is, therefore, essentially a make-shift and a temporary expedient. To make
it statutory would stabilise and perpetuate, even statutorily, a situation we
wish gradually to bring to an end.
There is a greater objection still. While, at first sight, a statutory
coalition would appear to lessen communalism through the formation of a
joint government, it might actually increase it. If a coalition government is
statutory, it means that no government can be formed till the minority agrees
to join it. This places too great a weapon in the hands of the minority. By
holding up the formation of the government till their demands are met, a

272 M.R.A. BAIG
minority can make the most exaggerated demands, and, even after the
formation of the government, can constantly hold over the heads of the majo-
rity the threat of resignation till their demands are granted. To reduce it
to the absurd, the 5% Muslims of Madras and the 5% Hindus of the North
West Frontier Province could dictate any terms they like to the 95% majority.
I do not say that this is likely to happen but it is by no means beyond the
bounds of possibility. Therefore, while agreeing that as long as separate
electorates exist, there should be coalition governments, I believe that the
coalition should be by convention and not by statute.
My last point which some will, perhaps, consider to be the most im-
portant, is the economic aspect. Economically, the first thought of both the
Hindus and Muslims is bread, and the only difference seems to be that the
Hindus blame the British and the Muslims blame the Hindus for the lack of
it. A good government, which will raise the economic position and the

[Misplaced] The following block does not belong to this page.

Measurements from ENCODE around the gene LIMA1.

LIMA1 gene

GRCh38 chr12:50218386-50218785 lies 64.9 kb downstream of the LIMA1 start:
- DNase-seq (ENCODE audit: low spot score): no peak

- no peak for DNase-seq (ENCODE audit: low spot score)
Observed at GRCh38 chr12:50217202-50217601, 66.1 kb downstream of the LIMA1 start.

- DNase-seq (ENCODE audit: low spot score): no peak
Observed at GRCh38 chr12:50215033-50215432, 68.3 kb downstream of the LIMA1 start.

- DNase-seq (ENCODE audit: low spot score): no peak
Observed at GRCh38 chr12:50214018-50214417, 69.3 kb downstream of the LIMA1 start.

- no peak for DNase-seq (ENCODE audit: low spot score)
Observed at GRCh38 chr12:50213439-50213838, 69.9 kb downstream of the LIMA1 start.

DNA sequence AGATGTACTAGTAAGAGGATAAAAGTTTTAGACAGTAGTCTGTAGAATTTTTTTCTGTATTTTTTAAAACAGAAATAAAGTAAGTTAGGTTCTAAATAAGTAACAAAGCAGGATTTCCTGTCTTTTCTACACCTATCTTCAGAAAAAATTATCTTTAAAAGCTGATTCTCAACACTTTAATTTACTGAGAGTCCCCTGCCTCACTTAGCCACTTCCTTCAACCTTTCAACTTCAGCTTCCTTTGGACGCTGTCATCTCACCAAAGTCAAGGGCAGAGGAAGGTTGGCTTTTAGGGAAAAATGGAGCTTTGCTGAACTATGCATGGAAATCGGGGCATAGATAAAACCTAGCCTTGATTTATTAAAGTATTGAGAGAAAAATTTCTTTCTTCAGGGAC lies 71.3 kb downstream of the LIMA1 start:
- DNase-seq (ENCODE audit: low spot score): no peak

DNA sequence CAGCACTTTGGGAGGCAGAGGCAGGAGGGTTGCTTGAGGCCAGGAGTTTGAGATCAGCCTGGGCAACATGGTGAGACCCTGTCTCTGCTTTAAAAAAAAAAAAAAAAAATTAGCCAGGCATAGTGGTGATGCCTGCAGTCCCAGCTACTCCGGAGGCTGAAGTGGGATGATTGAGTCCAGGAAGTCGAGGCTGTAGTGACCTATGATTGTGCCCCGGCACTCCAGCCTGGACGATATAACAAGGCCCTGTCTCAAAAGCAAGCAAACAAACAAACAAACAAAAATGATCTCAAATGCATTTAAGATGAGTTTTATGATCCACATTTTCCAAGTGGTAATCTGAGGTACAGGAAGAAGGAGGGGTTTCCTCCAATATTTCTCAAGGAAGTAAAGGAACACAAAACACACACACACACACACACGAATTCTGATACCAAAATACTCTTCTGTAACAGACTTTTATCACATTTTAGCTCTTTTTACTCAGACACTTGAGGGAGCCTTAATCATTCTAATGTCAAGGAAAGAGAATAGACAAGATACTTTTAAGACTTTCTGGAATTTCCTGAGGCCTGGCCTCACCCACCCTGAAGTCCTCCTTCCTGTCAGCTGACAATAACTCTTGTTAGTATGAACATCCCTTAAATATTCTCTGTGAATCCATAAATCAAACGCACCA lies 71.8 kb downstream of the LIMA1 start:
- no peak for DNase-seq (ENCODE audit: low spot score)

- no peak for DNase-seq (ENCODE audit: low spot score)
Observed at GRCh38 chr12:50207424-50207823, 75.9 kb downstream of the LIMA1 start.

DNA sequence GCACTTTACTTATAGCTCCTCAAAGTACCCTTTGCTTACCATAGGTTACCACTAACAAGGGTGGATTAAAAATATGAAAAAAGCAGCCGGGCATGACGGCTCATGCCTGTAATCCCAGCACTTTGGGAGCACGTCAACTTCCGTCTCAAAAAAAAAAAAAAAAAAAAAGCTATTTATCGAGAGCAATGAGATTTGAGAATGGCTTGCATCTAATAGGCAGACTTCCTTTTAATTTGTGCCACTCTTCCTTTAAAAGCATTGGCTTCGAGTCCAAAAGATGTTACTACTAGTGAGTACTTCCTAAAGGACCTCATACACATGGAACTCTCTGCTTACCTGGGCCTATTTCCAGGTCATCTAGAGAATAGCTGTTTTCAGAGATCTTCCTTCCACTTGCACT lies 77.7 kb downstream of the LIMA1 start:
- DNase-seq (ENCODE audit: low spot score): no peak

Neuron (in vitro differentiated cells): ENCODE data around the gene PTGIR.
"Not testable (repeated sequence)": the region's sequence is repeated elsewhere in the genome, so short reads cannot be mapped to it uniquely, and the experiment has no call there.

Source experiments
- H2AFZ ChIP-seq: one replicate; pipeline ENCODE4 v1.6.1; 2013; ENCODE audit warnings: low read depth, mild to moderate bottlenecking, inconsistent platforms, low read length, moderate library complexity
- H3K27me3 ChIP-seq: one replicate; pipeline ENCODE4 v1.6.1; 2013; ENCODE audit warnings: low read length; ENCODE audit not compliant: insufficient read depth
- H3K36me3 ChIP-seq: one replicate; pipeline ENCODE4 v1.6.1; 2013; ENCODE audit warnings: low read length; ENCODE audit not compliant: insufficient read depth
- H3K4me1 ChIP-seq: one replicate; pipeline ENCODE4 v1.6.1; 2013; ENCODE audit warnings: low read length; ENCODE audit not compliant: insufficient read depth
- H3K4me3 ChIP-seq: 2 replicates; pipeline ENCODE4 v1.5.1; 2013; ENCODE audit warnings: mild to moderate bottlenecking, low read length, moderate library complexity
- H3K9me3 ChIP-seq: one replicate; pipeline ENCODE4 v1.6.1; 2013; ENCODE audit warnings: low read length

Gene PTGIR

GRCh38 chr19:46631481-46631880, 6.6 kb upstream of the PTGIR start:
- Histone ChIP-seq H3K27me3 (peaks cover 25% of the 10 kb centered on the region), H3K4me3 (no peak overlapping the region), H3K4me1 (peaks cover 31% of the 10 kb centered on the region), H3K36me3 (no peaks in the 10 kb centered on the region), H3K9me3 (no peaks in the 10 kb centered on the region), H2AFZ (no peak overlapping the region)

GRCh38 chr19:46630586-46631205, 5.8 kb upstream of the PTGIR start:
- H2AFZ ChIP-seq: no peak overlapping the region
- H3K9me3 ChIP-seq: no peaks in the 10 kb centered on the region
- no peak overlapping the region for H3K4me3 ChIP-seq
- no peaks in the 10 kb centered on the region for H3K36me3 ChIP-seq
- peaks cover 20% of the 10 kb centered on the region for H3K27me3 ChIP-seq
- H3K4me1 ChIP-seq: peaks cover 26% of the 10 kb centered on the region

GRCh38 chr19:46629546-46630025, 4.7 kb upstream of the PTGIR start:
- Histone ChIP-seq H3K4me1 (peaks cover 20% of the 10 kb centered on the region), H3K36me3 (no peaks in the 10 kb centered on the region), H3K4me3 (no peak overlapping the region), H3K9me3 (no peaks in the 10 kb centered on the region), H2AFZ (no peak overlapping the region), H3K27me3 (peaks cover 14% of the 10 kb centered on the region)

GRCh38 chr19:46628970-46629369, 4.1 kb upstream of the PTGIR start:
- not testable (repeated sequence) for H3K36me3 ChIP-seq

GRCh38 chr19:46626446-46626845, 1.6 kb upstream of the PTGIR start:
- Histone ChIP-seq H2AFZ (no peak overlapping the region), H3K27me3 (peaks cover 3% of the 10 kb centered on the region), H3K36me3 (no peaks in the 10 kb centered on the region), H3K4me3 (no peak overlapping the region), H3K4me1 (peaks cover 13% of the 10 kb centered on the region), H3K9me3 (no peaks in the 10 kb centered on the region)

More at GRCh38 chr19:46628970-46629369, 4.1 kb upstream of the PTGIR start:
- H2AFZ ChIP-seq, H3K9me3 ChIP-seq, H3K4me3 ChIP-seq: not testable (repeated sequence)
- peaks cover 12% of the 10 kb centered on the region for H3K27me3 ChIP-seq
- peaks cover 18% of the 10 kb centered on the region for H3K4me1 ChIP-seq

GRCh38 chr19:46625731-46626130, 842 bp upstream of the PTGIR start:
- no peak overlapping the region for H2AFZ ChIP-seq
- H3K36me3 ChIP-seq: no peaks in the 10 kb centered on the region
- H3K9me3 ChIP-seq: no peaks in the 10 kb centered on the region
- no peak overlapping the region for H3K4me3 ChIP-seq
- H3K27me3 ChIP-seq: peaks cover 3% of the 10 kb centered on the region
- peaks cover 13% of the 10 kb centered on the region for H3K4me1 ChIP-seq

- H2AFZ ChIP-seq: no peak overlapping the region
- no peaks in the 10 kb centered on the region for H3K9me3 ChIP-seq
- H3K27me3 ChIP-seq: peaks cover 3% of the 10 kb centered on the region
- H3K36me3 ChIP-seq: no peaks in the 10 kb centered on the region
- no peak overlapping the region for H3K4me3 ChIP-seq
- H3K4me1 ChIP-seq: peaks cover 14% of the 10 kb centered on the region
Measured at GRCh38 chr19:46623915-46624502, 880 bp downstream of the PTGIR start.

standard of living of the masses is, of course, the solution and this can only
be on a national basis. For instance, only debt redemption and cheap credit will
considerably improve the position; for, the Hindu Bania and the Muslim Pathan
have contributed as much as anybody to communal disharmony. But, as I have
already said, all this can only be on a National or All-India or All-Provin-
cial basis. It has no communal aspect, though it can bring about great com-
munal reactions for the good.
But communal disharmony is, unfortunately, common among the
middle-class, and though the middle-class is microscopic, due to our social
and ethnological differences, the masses more naturally follow their own middle-
class. Politically they have no other alternative owing to the existence of
separate electorates. The Muslim middle-class is, economically behind the'
•. Hindu middle-class, and this is a problem to which I have devoted some
special study. My conclusion is it is largely the Muslims' own fault that
they are behind, and the remedy is for the Muslims themselves to be more
commercial minded. Business firms may belong to members of certain
communities but business is becoming more and more joint-stock; and
assuming that Messrs. Walchand & Co. is entirely Hindu and that even the
Managing Agency Firm of Tata Sons is predominantly Parsee, any Muslim can
share in their activities and prosperity by buying shares of their companies.
But a communal case exists in the sphere of employment. While I have come
across no Muslim who does not employ Hindus, there are hundreds and hundreds'
of Hindu firms which do not employ a single Muslim. This is wrong and it is
a reason why these firms are, in Muslim eyes, Hindu firms instead of busi-
ness firms of whom the proprietors or managers are Hindus. I realise the diffi-
culty of finding suitable Muslims for mercantile posts. But it is a question

of supply and demand. There is practically no demand and hence the supply
is small. Let there be a positive demand and, if not immediately, very soon
there will be adequate supply. Greater employment of Muslims by Hindus
will contribute much to communal harmony amongst the middle-class, which
in turn, will for certain influence the masses very quickly.
Now to conclude. I have placed before you what are my personal
views on this very difficult and highly controversial question and, perhaps, I
have emphasised what others would not and have left out what others would
emphasise. This is inevitable in any personal approach. Let me now place
before you the conclusions I have arrived at:—
I believe that, as a first step, we should develop and encourage healthy
provincialism. If it is said that there is no such thing as an Indian, there is
certainly no such thing as a Hindu or Muslim either. The whole concept of
a Hindu nation and a Muslim nation is false. But there are, undoubtedly,